Death Squads in Iraq

| Tue Nov. 29, 2005 4:33 PM EST

Reading the New York Times' report on Shiite death squads in Iraq—which seem to have semi-official backing from the Interior Ministry and have killed or abducted a reported "700 Sunni men" over the past four months—it's hard to figure out how this all got started. Laura Rozen suggests that Pentagon officials had planned for death squads (or as they put it, the "Salvadoran option") all along. But this part from the Times suggests that everything isn't quite going according to plan:

American officials, who are overseeing the training of the Iraqi Army and the police, acknowledge that police officers and Iraqi soldiers, and the militias with which they are associated, may indeed be carrying out killings and abductions in Sunni communities, without direct American knowledge.
Praktike points out that the original Newsweek piece on the Salvadoran option wasn't exactly correct, and the United States may have never intended to create "death squads" per se. In 2003, Special Forces veteran James Steele was charged with organizing "special police commando units" that were mainly supposed to target insurgent leaders. Those units, of course, drew heavily from Shiite and Kurdish militias, including, no doubt, the Iranian-backed Badr Brigade. Meanwhile, some of the Badr militamen running a torture camp in Baghdad may have been trained by American interrogators, but that doesn't mean they were intentionally trained as death squads. (U.S. forces uncovered the torture palace, after all.)

Either way, the end result was the same. The Pentagon's early attempts at a "dirty war" have pretty clearly spiraled out of control, and the death squads seem intent on going far beyond anything the U.S. ever envisioned. SCIRI leader Abdul Aziz al-Hakim has been chafing at U.S. efforts to rein him in. The Interior Minister, Bayan Jabr, no longer shares information with the U.S. It never seems to have occurred to anyone that fanatical Shiite militias would be somewhat less than charitable about policing their former Sunni tormentors. (Or maybe it did, and there was nothing they could do about it.) Once again the Pentagon's discovering what a few "bad apples" can do if given half a chance.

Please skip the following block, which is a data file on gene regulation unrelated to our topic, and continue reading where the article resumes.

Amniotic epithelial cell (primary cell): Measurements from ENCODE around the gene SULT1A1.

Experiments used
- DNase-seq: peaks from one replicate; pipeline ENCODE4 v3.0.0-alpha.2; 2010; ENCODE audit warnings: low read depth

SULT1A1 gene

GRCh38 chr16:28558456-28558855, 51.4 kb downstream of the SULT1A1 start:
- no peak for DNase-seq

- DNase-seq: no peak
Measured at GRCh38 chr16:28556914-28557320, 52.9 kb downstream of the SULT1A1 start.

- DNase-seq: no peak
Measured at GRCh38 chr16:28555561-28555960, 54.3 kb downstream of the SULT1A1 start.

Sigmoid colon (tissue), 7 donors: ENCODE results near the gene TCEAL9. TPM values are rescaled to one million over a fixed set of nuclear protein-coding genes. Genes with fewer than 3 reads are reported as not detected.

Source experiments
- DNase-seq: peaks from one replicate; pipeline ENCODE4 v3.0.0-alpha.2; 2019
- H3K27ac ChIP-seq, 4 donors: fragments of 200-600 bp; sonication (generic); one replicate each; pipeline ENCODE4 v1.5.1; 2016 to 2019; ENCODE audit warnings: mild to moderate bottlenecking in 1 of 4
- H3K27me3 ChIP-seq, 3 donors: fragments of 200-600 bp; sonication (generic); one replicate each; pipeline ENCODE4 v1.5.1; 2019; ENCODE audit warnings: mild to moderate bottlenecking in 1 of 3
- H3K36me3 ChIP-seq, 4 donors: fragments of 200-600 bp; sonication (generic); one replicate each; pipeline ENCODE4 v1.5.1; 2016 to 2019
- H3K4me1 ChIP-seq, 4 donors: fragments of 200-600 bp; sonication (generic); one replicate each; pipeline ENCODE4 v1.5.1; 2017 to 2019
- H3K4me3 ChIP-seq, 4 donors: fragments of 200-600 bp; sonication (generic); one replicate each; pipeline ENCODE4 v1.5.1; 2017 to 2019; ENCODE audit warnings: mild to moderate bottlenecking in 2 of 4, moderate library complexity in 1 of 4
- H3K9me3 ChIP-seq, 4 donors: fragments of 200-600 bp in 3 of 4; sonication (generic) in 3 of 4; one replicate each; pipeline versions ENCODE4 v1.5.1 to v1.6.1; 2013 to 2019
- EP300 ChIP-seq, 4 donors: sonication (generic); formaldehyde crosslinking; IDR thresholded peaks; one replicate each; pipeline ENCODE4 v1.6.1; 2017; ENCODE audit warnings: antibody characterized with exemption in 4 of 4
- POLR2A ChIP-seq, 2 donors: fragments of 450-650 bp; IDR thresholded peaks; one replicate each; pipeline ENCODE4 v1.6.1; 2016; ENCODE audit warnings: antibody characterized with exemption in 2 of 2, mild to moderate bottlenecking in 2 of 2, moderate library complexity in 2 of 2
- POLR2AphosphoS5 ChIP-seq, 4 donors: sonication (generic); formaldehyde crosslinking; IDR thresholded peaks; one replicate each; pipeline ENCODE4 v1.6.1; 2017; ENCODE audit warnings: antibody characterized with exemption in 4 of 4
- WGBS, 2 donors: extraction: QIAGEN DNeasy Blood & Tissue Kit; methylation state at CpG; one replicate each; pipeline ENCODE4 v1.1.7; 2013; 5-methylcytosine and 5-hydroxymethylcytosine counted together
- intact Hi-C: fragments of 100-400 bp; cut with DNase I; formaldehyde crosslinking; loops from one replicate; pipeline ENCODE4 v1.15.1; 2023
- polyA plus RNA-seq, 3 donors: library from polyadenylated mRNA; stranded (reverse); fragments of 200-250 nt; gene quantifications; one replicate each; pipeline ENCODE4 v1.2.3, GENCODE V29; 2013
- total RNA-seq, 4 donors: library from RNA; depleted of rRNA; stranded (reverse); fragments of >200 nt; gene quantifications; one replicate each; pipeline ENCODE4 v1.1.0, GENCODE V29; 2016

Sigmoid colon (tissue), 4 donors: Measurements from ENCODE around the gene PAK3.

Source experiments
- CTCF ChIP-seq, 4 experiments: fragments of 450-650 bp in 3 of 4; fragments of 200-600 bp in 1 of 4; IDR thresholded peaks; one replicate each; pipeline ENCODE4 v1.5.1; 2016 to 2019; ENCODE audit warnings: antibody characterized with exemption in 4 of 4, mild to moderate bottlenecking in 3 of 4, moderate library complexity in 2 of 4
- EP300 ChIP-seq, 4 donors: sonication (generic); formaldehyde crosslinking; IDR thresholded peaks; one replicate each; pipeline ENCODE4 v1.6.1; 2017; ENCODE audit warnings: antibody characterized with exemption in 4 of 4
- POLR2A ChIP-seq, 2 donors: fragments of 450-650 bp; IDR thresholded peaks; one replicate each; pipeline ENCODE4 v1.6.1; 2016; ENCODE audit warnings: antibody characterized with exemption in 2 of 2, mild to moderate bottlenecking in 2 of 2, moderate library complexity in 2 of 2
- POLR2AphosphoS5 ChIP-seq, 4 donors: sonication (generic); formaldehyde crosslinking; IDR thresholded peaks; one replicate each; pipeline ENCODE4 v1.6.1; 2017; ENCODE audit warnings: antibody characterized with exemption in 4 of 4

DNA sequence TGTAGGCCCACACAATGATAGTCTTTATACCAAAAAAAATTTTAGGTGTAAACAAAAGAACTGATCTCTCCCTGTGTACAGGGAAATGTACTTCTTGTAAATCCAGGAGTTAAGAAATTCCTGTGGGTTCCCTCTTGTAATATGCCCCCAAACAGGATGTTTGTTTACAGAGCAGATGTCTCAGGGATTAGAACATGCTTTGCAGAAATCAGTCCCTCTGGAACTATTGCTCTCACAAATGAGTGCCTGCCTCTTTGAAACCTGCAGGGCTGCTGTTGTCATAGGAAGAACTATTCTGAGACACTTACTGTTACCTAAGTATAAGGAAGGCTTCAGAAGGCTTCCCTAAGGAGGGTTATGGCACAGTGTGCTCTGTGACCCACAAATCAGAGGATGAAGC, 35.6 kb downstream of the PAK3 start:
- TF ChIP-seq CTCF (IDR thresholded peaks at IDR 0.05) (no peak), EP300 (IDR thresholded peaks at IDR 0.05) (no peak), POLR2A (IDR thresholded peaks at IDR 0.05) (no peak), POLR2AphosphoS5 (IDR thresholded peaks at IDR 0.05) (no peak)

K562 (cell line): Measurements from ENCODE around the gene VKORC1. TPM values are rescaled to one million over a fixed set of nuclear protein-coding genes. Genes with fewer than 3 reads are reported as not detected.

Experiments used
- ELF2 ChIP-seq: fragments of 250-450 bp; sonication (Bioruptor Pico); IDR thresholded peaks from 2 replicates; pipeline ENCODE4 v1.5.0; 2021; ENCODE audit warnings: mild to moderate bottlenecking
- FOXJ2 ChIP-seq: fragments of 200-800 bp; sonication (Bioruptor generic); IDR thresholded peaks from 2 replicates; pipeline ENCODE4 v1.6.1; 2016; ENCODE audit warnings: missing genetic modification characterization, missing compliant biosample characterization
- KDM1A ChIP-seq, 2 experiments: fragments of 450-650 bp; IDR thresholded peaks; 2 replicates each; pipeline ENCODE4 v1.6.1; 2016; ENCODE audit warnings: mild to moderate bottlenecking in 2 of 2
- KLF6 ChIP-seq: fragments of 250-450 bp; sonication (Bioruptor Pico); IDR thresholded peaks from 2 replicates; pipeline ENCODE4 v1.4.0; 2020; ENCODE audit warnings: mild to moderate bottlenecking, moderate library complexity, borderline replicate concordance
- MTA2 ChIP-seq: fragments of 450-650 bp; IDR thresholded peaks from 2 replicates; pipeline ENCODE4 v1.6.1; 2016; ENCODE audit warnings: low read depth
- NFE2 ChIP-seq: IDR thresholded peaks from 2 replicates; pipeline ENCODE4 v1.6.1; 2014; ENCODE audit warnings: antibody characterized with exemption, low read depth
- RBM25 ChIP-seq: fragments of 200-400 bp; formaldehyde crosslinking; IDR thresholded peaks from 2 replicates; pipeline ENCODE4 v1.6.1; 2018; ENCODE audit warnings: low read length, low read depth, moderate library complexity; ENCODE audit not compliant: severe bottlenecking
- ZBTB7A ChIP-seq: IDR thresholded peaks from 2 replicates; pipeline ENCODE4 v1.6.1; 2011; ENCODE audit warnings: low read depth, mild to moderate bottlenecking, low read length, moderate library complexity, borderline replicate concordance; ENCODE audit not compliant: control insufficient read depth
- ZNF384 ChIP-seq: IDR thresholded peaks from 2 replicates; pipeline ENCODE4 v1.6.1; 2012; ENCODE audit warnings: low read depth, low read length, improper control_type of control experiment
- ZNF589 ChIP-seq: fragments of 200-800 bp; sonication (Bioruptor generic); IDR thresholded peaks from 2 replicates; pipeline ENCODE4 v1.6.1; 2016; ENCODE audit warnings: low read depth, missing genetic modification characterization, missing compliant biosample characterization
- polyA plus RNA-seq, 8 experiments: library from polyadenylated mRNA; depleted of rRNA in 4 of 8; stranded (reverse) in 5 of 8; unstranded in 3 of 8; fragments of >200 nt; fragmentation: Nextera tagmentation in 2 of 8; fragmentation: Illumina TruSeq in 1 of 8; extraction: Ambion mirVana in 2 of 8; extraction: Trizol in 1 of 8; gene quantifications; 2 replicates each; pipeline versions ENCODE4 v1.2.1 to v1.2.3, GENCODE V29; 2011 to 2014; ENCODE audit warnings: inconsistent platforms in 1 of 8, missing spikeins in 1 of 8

Back when the Newsweek article on the "Salvadoran Option" was first published, Jason Vest wrote an important piece noting that military analysts have long concluded that the "death squads" in El Salvador, far from being a brutal force that just so happened to be effective, actually prolonged the conflict against the leftist insurgency there. It seems, reading the Times, that current military officers are aware that an Iraqi army filled with Iranian-backed thugs carrying out reprisal killings and running torture camps isn't going to end the violence in Iraq either. On the other hand, according to Seymour Hersh, the president sure seems enthusiastic about backing Shiite butchers so long as they "complete the mission." As one official described the president's thinking, the battle against the insurgency "may end up being a nasty and murderous civil war in Iraq, but we and our allies would still win." Lovely.

Maybe Bush will get his way, and that's how the U.S. will stake out its exit. Even if saner voices prevail, though, it's not clear that they can actually do anything about it. As the Times reported back in August, the U.S. is already wary of giving the Iraqi army heavy weaponry in part because they're worried that some of the Shiite groups will use them for "civil conflict". But if they don't arm the security forces, then there goes the exit strategy. On the other hand, Jim Lobe reports that Zal Khalilzad is going to start chatting directly, for the first time ever, with the Iranians about stabilizing Iraq. In a former age, this was known as the John Kerry policy, but I guess real men wait until the car is totaled before asking for directions.

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